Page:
Many Thanks. x
I hope you do not mind but I have sent you an email direct in reply to your comment above.
Hi Graham, I just came across your tribute to Brian Grant and just wanted to say how nice it was of you to share your memories. As the publisher of the books you mention we got to know Brian in his retirement years. He was a mine of information and a source of many recollections of working life on the railways. On his many visits to the office he would always be cheerful, encouraging and supportive of all the team at Silver Link – he is very much missed but we will always be remembered for his kindness and enthusiasm. A true gentleman.
Thanks for the comment, it was my Dad whom knew Brian along with another friend of mine. It has been wonderful to have via my post on this blog regained contact between Dad and Brian’s family and others with whom Brian’s kindness and manner touched.
It was really nice, once more, to hear some lovely words about my Dad, Brian Grant. Thank you, Kay
Ps. Hope you are enjoying Brians Books, Graham.
Hi Kay, nice to hear from you I have indeed enjoyed the books, if you drop me an email with your postal address I will return them to you.
Thanks graham. I have mislaid your personal email address, could you send it again please, then i can tell you my home address. Cheers Kay.
Brian Grant was Area Manager at Broxbourne when I was a young driver based at Hertford East back in the early seventies. He was a smashing guy a real gentleman. If he road with me I always let him have a go which I know he enjoyed immensely One day I remember particularly well as the unit was playing up a bit and losing power and we were losing time. He realised this and said I think you had better take over before you get a please explain for running late. I said don’t worry, I will just readdress it to you to answer – he saw the funny side of that! Managers like Brian commanded total respect, because staff knew they had come up through the ranks, not straight from university thinking they knew it all when they knew nothing in reality. Great to have known you Brian.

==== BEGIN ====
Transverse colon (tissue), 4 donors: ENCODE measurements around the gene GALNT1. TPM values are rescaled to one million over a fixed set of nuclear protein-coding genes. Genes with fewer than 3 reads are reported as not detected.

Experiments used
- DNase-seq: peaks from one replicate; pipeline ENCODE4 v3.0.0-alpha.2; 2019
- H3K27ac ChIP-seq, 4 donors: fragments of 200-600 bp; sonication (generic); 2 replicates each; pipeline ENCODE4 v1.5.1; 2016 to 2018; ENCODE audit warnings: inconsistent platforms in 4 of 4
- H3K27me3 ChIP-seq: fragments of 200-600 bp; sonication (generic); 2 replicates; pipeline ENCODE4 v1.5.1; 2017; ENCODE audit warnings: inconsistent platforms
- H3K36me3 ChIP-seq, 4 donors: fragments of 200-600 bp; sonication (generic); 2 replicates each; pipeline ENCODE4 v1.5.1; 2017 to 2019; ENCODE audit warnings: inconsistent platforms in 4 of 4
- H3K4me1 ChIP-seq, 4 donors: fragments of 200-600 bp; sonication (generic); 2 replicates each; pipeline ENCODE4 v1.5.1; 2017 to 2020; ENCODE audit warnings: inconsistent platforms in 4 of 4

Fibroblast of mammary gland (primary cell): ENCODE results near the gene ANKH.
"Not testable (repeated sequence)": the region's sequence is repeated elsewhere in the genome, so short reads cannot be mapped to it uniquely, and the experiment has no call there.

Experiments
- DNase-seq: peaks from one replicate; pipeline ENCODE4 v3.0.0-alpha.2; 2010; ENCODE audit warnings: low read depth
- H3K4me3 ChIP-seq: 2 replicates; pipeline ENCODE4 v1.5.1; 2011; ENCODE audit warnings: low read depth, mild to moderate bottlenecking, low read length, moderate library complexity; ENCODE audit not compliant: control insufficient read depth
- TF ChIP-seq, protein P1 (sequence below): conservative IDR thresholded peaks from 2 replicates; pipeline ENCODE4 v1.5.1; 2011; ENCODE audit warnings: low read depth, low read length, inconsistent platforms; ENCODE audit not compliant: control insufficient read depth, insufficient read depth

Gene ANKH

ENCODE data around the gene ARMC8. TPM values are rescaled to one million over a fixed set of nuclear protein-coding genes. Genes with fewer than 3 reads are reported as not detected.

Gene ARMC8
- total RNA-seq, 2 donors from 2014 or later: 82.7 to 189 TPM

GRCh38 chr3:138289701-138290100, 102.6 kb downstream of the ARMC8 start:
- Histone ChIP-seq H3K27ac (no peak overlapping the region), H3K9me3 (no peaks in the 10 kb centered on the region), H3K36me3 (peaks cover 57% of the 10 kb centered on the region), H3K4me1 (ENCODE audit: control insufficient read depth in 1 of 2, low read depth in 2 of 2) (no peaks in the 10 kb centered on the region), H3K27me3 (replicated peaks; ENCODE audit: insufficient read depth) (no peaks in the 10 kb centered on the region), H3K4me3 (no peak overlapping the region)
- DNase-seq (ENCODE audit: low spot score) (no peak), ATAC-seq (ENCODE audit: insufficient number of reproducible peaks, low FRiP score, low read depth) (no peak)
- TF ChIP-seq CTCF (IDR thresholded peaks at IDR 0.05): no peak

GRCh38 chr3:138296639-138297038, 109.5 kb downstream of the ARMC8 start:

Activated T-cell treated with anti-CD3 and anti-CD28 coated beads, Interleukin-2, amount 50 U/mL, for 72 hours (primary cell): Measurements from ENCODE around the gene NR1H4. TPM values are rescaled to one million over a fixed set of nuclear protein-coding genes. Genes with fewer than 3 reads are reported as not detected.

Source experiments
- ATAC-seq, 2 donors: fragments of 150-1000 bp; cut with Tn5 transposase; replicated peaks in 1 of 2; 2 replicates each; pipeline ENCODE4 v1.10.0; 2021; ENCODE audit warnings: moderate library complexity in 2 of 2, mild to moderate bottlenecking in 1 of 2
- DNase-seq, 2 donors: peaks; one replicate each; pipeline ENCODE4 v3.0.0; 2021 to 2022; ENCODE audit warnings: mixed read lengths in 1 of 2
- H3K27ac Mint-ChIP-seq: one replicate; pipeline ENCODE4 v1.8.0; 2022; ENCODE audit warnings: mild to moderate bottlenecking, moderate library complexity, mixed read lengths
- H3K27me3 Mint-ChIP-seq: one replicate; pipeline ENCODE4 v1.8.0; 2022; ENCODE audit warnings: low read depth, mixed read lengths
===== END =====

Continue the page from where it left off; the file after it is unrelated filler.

Derek Lawman, Oswestry, Shropshire.
Many thanks for your comment, I know Brian’s family have welcomed further insights into Brian’s career.
Brian was my area manager when I was a young clerical officer at AMO Broxbourne. I used to visit signalboxes and the bobbies often used to leave me to work the box whilst they had a break. I remember watching a ‘Herford’ go past one day – Brian was driving!
Many thanks for the kind comment. I know Brian’s family have enjoyed reading the comments here and yours will no doubt also raise a smile.
On one occasion the Up Lynn failed at Broxbourne because the loco had overheated. Brian went out to it and discovered that the air vents were jammed shut, he opened them up, sent the train on its way and came into the admin office with grease on his hands. A palpable sense of awe swept across the office because operating staff simply don’t understand how to fix trains, and for the Area Manager to do this himself all suited and booted, it was a most impressive act.
Hi Graham, Bruce Duntons words did make me smile, as you say, but also I had a tear in my eye, as I wish I could give my Dad a big proud hug right now! Thank you for letting me know these little snippets about my Dad. I went to a Reunion of Dads Works Colleagues from the continent recently with my Mum-again I heard nice things about Dad-he didn’t talk about work at all, shame to hear it all too late to give him that hug. Many thanks. Kay. X
Ps. Hope you have had a good year.
Sent from my iPhone.